Sub-Atomic Particles
//Ajat basket//, Penan people. Borneo 20th century, 20 (cm) diameter by 35 (cm) height. Hornbill motif. From the Teo Family collection, Kuching. Photograph by D Dunlop.
Ajat basket, Penan people. Borneo 20th century, 20 (cm) diameter by 35 (cm) height. Hornbill motif. From the Teo Family collection, Kuching. Photograph by D Dunlop.
The positions and trajectories of some simple particles cannot be well known, or even well-defined. To have a properly defined position a particle must contain enough of the right sort of quarks to unambiguously establish its spatial orientation. But some of the models that we have discussed cannot satisfy this requirement so their positions cannot be assigned without making further assumptions. For example we cannot state the position of a solitary photon. And this uncertain quality can be observed when Young's double slitXlink.png experiment is performed at low light levels.

One common way of dealing with this issue to to assume that a particle has been absorbed by an atom that is well defined. Then both particles are supposedly in the same place. Another possibility is to conjecture additional fields or excitations that align a particle's orientation. Such presumptions are codified in various three-dimensional arrangements that assign quarks to sub-orbital events by convention. These designs are called sub-atomic particle models. When atoms and sub-atomic particles are considered together, they are collectively called atomic particles.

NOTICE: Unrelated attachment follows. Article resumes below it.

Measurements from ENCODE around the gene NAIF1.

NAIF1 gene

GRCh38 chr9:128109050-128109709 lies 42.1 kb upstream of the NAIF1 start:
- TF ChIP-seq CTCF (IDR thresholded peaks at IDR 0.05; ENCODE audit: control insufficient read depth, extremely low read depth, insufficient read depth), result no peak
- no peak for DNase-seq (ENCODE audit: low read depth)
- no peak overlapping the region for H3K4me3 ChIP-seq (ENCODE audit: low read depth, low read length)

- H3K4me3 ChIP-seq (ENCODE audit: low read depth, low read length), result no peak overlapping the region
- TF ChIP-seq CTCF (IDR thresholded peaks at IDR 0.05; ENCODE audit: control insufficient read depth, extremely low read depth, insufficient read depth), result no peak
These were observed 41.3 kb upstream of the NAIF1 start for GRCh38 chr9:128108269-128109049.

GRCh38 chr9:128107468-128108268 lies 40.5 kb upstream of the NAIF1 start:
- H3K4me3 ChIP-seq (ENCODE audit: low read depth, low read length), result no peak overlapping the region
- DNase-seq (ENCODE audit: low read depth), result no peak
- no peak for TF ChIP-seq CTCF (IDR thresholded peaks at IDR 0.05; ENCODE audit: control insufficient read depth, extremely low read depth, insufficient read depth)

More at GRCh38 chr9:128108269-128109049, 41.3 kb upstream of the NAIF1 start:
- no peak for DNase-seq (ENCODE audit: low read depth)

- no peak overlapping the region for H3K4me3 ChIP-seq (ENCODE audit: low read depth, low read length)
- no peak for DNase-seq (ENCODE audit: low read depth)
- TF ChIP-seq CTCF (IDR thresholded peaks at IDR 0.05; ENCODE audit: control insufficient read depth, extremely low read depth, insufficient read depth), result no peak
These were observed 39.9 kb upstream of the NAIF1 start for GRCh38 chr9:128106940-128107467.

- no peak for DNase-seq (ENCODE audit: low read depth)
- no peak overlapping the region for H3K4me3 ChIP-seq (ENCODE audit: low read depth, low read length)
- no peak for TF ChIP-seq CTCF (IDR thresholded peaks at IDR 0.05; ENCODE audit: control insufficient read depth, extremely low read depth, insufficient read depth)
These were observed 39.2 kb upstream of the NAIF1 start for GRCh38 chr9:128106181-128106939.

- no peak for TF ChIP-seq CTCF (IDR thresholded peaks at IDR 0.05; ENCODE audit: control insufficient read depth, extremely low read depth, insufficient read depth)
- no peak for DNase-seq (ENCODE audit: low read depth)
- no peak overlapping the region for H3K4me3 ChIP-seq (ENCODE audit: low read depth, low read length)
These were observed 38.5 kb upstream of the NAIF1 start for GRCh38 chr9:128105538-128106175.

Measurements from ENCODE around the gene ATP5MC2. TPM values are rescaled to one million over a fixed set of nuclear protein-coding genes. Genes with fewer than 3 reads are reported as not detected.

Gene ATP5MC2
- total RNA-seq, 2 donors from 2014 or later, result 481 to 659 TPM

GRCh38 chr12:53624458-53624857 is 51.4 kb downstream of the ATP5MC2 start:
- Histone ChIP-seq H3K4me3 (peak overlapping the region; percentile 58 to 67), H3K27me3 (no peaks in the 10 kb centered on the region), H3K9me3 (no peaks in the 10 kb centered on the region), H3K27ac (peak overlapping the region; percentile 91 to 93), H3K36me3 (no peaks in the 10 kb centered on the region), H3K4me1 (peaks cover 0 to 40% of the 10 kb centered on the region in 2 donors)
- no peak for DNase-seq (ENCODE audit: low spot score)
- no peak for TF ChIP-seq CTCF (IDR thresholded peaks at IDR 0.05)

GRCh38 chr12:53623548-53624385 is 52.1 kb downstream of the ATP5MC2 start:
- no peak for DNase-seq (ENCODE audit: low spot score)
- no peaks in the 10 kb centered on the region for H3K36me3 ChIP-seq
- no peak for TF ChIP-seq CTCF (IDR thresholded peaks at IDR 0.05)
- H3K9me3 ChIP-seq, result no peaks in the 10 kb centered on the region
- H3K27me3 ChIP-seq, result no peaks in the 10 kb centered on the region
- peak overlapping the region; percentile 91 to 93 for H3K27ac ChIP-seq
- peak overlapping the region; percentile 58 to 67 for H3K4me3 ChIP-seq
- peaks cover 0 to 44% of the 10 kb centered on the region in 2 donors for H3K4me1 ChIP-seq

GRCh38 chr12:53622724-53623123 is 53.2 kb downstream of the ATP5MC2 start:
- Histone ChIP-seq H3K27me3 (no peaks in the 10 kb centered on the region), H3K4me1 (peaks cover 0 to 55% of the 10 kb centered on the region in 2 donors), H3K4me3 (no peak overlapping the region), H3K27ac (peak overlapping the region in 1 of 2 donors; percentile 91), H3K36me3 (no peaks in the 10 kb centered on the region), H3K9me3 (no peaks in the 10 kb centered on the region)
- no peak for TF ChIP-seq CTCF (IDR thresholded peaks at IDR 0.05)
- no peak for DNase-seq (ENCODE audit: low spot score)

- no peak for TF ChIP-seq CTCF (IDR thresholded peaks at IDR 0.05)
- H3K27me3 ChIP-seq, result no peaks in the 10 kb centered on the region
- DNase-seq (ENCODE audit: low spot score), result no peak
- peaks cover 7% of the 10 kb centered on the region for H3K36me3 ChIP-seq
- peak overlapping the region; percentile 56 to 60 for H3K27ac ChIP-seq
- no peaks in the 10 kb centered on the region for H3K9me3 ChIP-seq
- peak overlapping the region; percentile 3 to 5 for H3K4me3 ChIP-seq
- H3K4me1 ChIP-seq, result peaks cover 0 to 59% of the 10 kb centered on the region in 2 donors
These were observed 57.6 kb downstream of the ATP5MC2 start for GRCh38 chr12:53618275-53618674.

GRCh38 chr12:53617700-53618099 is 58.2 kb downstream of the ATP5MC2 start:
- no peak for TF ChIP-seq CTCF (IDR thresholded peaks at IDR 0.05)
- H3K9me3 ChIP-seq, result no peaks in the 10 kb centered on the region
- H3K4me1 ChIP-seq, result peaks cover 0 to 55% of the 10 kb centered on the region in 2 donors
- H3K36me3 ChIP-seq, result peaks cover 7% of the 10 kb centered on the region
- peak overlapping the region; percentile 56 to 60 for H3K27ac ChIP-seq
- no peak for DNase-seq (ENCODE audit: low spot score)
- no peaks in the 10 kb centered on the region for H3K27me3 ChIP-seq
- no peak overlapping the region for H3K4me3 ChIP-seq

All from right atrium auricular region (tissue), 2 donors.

Proton
$\Large{ k }$ $\large{ \delta _{\hat{m}} }$ $\large{ \delta _{\hat{e}} }$ $\large{ \delta _{\theta} }$ $\large{ \sf{P}_{\it{k}} }$
1 +1 0 +1 $\sf{d} \ \ \bar{\sf{t}} \sf{b}$
2 0 -1 +1 $\,$
3 -1 0 +1 $\bar{\sf{d}} \ \ \bar{\sf{t}} \sf{b}$
4 0 +1 +1 $\,$
5 +1 0 -1 $\sf{d} \ \ \bar{\sf{t}} \sf{b}$
6 0 -1 -1 $\,$
7 -1 0 -1 $\bar{\sf{d}} \ \ \bar{\sf{t}} \sf{b}$
8 0 +1 -1 $\,$

Electron
$\Large{ k }$ $\large{ \delta _{\hat{m}} }$ $\large{ \delta _{\hat{e}} }$ $\large{ \delta _{\theta} }$ $\large{ \sf{P}_{\it{k}} }$
1 +1 0 +1 $\,$
2 0 -1 +1 $\bar{\sf{u}} \ \ \bar{\sf{b}}\sf{t} \ \ \mathrm{2}\bar{\sf{g}}$
3 -1 0 +1 $\,$
4 0 +1 +1 $\bar{\sf{u}} \ \ \bar{\sf{s}}\sf{c} \ \ \mathrm{2}\sf{e}$
5 +1 0 -1 $\,$
6 0 -1 -1 $\bar{\sf{u}} \ \ \bar{\sf{b}}\sf{t} \ \ \mathrm{2}\bar{\sf{g}}$
7 -1 0 -1 $\,$
8 0 +1 -1 $\bar{\sf{u}} \ \ \bar{\sf{s}}\sf{c} \ \ \mathrm{2}\sf{e}$
Right.png Next step: atomic hydrogen.

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